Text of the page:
Small Town to Silicon Valley – From Cheers to Cisco
You know the show Cheers, “Where everybody knows your name?” That’s just like Huron, California – where I grew up. It’s one of the great things about living in a small town – everybody really does know everybody, and growing up in a small town really did shape my future in many ways. But I had dreams of something a little larger too…a little something we like to call Silicon Valley.
I was different from most kids my age. While other’s wanted to play sports, watch TV, or ride bikes – I was the kid in the 80’s tinkering with computers and video games. We had a Commodore 64/128 with no internet. Once I was bored playing all the games it had, I picked up the computer’s user manual. Simple experimentation led to my strong interest in computers and technology today.
When I found one of my dad’s computer magazines – I started reading about the Internet. I would read stories of people connecting from one place to another, they could message each other! Then I saw the movie War Games, and the rest was history.
I wanted to be ONLINE.
In 1993, I got my first taste. I was in the 7th Grade and our library’s computer was finally setup for dial-up. We were the first ones in town entering cyberspace! Netscape was the browser and nobody had a clue of how to use it. I took the lead among my peers, and showed them the way. I typed in the complete web address for Yahoo, and it took minutes (yes, minutes) for the webpage to completely load up.
It was then I knew I wanted to work in the computer field.
I took a different path than most. At 18, instead of going to college, I joined the United States Navy and worked in their Advanced Electronics Computer Field. What I learned from the Navy was how to be accountable, dependable, and remain motivated. I then took my wide variety of skill sets and went back to college to earn my degree in Computer Networking.
I completed the Cisco Academy in Fresno, and always imagined myself working either for or with Cisco products. It didn’t happen overnight, but I kept working towards my dream.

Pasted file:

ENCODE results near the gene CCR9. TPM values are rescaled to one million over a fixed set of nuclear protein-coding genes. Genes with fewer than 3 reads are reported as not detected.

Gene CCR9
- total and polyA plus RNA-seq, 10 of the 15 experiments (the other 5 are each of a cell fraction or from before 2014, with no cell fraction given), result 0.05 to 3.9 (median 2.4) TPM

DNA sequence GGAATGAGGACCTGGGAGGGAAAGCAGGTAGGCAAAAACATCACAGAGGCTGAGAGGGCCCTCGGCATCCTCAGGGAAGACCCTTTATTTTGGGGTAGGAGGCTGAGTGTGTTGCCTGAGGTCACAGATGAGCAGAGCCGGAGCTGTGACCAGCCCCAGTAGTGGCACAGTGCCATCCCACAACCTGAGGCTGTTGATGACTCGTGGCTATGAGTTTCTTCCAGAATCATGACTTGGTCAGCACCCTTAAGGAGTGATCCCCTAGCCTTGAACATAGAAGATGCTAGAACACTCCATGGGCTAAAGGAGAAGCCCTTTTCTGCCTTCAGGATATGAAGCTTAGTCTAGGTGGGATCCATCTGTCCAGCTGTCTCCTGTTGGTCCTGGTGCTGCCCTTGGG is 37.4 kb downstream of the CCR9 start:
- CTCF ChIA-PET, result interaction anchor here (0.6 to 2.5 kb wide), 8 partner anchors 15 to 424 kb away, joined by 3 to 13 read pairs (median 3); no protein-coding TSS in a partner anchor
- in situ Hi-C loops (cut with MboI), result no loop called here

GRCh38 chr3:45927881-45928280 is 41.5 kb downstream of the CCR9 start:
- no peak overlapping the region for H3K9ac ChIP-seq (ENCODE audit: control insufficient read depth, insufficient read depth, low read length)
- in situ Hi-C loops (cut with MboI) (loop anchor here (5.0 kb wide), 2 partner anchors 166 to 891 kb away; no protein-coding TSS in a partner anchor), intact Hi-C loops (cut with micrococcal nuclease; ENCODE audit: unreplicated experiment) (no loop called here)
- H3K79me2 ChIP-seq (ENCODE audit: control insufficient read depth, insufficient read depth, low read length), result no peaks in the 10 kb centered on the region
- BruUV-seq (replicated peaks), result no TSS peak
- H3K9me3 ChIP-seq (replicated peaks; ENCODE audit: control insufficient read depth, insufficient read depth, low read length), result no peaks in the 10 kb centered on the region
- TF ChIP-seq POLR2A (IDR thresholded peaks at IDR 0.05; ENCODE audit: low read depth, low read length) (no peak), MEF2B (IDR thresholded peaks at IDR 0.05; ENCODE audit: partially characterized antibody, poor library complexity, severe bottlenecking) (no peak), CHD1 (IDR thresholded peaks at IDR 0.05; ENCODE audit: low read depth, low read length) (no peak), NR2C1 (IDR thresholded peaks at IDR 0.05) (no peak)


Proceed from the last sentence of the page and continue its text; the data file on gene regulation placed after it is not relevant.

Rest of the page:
One day I got a call telling me that there was an opening for a project manager on a Cisco account. A quick interview turned into an hour long conversation. Then I was relocating in just 3 days for a new opportunity.
Almost a year later, and after a simple post on Instagram, I’m being asking why I love working for Cisco so much. First and foremost, I love the team spirit of Cisco – I am constantly fueled by the energy of those around me. It makes me work smarter, plan better, and provide better service. Sometimes I work long hours but it doesn’t feel like I do because I truly love what I am doing, and the team I am a part of.
Time flies here and that goes with everything in life that I love. It feels like I’m just helping a family member, and Cisco feels like a big healthy family. I love that Cisco trusts me with the flexibility to work the way I work best, and I love being able to speak my mind appropriately with other business professionals. I love that I’m able to use all my varied skill sets, while sharing knowledge with others to enable their personal and professional success. I can really go on and on!
The best move I made was putting myself out there and jumping on the opportunity.
So how does one transition from small town living to Silicon Valley tech life? Well, it’s a journey. Here’s some advice I’d like to pass along:
- Maintain a positive and professional attitude, always. This goes a long way, day after day. Sometimes we can have things going on at home that can be stressful, but knowing how to deal with these issues at home and not bringing them to work is key. If this is something that is affecting your work, talk with a trusted supervisor.
- Be open and honest. Share experiences, give advice, and support to your co-workers and their decisions.
- Go the Extra Mile. Clients and customers love feeling appreciated. This also helps co-workers to trust you
- Think Outside the Box. Brainstorm with your co-workers, don’t be afraid to throw out an idea you have. Someone else might be able to build upon that idea – that’s how innovation is fueled!
- Learn from Your Mistakes and Be Accountable. Cisco allows their employees to fail forward. Learn from your mistakes, and be accountable. This is how you build trust, not only with your co-workers, but everyone in your life.
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